For Mary Corboy, co-founder and chief farmhand at Greensgrow Farms in Kensington, an average day of work consists of much more than simply overseeing the myriad operations at the pioneering urban farm. As Greensgrow's reputation has expanded beyond Philadelphia, the one-acre plot in the deindustrialized neighborhood has become a destination for aspiring urban farmers--here and elsewhere--who want to draw lessons from Corboy's success.
On a recent afternoon at the farm Corboy was explaining its history and activities to a curious visitor from Brockton, Mass., who worked for a community food organization there. Meanwhile, farmhands and volunteers swirled about, readying the farm stand for sales and tending to plants in the 6,000-square-foot greenhouse. Some of the volunteers were there to learn Greensgrow's model to implement elsewhere in the city.
While the farm has evolved into a clearinghouse for locally grown products and a diversified vegetable farm, it began with only one crop: hydroponic lettuce. When Corboy and her initial partner Tom Sereduk moved their small farm from Jersey to Kensington in 1998, selling the lettuce to Philadelphia chefs was the only goal.
Now they sell not only lettuce but tomatoes, peppers, basil, spinach and arugula, among other items. While some of the food still goes to city restaurants, the bulk is sold to the public through the farm stand as well as through the farm's City Supported Agriculture (CSA) program.
"We try to grow things that other farms aren't growing," says Corboy, pointing to unconventional varieties of peppers growing in one of the farm's raised beds. This is because, for both the farm stand and the CSA, Greensgrow brings in locally grown vegetables, dairy products and meats from other local producers in a 75-mile radius of Philadelphia.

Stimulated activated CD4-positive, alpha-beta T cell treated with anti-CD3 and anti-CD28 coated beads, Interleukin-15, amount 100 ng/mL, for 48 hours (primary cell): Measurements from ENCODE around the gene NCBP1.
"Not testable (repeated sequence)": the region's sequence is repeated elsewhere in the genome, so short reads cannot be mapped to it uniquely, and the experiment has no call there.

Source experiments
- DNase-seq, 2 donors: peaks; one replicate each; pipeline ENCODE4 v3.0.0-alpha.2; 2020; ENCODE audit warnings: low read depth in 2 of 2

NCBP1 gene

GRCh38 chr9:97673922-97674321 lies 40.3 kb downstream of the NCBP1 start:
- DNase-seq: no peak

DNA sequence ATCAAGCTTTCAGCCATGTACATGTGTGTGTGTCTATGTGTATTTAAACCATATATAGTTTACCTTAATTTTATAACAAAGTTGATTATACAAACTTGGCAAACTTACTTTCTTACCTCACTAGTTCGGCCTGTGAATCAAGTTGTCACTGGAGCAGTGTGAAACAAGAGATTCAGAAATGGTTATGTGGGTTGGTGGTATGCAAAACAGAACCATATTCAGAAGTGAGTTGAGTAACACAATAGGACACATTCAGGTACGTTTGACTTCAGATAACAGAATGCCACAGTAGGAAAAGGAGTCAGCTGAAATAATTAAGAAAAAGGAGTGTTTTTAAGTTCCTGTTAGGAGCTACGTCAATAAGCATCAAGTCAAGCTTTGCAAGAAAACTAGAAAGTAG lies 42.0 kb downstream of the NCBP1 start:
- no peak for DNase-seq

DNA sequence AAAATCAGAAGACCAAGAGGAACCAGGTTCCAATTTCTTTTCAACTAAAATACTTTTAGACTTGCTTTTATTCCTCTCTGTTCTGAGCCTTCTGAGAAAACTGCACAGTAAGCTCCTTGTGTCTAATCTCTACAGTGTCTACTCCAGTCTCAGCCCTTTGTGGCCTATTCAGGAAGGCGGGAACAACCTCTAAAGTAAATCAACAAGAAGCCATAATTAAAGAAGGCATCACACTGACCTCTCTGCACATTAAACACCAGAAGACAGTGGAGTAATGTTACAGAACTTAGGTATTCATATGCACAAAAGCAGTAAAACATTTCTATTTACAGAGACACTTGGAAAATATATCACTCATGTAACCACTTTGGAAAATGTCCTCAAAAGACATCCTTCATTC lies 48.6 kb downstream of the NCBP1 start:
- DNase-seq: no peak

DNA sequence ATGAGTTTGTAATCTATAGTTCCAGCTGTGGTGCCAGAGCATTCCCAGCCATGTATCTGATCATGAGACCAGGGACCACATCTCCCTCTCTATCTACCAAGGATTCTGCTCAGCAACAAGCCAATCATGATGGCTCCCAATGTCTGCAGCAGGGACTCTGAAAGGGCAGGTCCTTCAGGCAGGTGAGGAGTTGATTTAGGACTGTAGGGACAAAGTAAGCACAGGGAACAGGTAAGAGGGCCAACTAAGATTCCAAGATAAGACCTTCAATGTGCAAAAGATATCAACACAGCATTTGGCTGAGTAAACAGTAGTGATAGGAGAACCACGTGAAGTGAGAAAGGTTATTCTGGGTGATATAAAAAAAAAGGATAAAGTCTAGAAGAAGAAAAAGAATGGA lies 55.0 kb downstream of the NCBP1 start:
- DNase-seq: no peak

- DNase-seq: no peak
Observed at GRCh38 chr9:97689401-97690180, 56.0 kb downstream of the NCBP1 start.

The collection of food from Greensgrow's local partners is part of an ingenious cycle making use of a recently installed biodiesel generator in a corner of the farm. Waste oil procured from the fryers at the Standard Tap is converted into fuel for the farm's truck, which then makes the rounds: picking up fruits, vegetables, meats and cheeses from producers scattered around the region.
There are plans for Greensgrow to continue to expand while concentrating its activities in Kensington. For example, Corboy will develop a production kitchen in the neighborhood that could be made available to local food-based businesses. The farm already converts some of its produce into ready-to-eat products like its massively popular pesto. "The drive for premade products never ceases to amaze me," says Corboy.
Turning vegetables into saleable goods is another way to eliminate waste: a tomato with a healthy crack down the side might not fly off the counter, but is right at home in a jar of tomato relish.
The vision goes well beyond a salvage operation for wounded vegetables. Corboy sees it as an incubator for other food-related entrepreneurs. "Ultimately, this neighborhood could become a gourmet ghetto ... like Berkeley was in the 1970s."
While the comparison between bucolic Berkeley and gritty Kensington may not seem obvious, it's been California stars under Kensington clouds at Greensgrow for years.
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